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You are here: CollectionsOnline  /  Two studies for façades of three bays. That at the top shows a church with projecting entrance tower with rusticated base, with a clock and steeple above. Below this is a mausoleum, with a tapering obelisk of three tiers with oval windows, above a rusticated, pedimented doorway.
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image Adam vol.26/120

Reference number

Adam vol.26/120

Purpose

Two studies for façades of three bays. That at the top shows a church with projecting entrance tower with rusticated base, with a clock and steeple above. Below this is a mausoleum, with a tapering obelisk of three tiers with oval windows, above a rusticated, pedimented doorway.

Aspect

Elevations verso plan

Inscribed

Inscribed in ink James Adam Invt. 1752 and Jas. Adam invt. 1752

Signed and dated

1752

Medium and dimensions

Pen 234 x 102, two sheets joined, the upper trimmed to apprximately silhouette the subject

Hand

James Adam

Notes

These are similar to the academic studies in Adam vol.26/118 and 141, the latter also dated 1752. All may be compared with several drawings at Blair Adam, Scotland that show three-bay buildings in elevation (see BA 215-7) and belong to the period c.1752. The elevations here may be connected with James Adam's design for Cumnock Church, Ayrshire, Scotland, 1753 (see Clerk collection, Scotland), built the following year. The steeple in the lower elevation is similar to that on William Adam's Dundee Town House of 1732-5 (see J. Simpson, 'The Practical Architect', Architectural Heritage, I, Edinburgh, 1990, p.79). The lower spire appears as faint underdrawing at the top of the sheet in Adam vol.26/141.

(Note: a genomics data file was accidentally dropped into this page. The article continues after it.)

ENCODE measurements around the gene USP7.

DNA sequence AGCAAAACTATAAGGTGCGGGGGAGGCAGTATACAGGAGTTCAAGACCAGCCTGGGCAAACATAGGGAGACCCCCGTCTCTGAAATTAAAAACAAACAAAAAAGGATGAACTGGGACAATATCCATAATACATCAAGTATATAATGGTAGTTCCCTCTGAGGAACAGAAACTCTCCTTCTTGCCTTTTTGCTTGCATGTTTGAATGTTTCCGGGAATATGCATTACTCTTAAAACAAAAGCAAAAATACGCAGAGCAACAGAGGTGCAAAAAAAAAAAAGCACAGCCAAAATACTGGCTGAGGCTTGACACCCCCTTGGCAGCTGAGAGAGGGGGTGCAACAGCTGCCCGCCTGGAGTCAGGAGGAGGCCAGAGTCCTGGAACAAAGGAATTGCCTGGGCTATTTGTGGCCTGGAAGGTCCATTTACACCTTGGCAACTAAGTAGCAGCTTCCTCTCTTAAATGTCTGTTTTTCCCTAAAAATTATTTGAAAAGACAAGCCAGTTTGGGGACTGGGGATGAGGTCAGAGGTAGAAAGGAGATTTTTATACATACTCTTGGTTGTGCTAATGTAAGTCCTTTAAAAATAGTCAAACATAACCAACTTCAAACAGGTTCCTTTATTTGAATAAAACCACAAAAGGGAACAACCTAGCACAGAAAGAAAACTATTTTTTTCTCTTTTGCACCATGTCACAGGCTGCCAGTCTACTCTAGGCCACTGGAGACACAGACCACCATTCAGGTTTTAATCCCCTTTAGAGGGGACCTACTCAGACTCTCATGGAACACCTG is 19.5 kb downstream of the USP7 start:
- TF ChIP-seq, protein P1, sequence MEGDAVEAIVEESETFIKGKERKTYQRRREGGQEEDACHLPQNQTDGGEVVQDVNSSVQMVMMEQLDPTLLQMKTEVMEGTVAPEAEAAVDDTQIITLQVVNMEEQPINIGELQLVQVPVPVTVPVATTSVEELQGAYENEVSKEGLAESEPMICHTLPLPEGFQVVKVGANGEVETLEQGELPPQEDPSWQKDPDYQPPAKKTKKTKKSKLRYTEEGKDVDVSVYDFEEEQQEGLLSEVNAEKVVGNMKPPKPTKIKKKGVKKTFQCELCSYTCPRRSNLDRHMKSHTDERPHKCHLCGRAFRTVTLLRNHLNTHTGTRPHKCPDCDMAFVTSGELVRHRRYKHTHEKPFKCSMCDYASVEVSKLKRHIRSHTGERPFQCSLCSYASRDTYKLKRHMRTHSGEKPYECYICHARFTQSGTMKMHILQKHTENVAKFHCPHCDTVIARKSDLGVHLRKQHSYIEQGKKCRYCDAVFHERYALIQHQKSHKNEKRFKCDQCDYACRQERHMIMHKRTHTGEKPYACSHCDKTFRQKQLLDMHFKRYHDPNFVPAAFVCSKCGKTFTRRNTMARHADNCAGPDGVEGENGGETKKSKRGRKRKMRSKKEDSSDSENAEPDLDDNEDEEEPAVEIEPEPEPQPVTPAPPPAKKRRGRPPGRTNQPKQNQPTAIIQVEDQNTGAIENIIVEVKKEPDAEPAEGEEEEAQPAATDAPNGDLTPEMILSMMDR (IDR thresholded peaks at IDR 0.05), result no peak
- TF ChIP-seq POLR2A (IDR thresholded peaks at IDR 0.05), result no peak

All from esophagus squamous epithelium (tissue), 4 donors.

The top drawing has been trimmed to correspond to the outline of the building (see also Adam vol.56/172).

Level

Drawing

Digitisation of the Drawings Collection has been made possible through the generosity of the Leon Levy Foundation

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Sir John Soane's collection includes some 30,000 architectural, design and topographical drawings which is a very important resource for scholars worldwide. His was the first architect’s collection to attempt to preserve the best in design for the architectural profession in the future, and it did so by assembling as exemplars surviving drawings by great Renaissance masters and by the leading architects in Britain in the 17th and 18th centuries and his near contemporaries such as Sir William Chambers, Robert Adam and George Dance the Younger. These drawings sit side by side with 9,000 drawings in Soane’s own hand or those of the pupils in his office, covering his early work as a student, his time in Italy and the drawings produced in the course of his architectural practice from 1780 until the 1830s.

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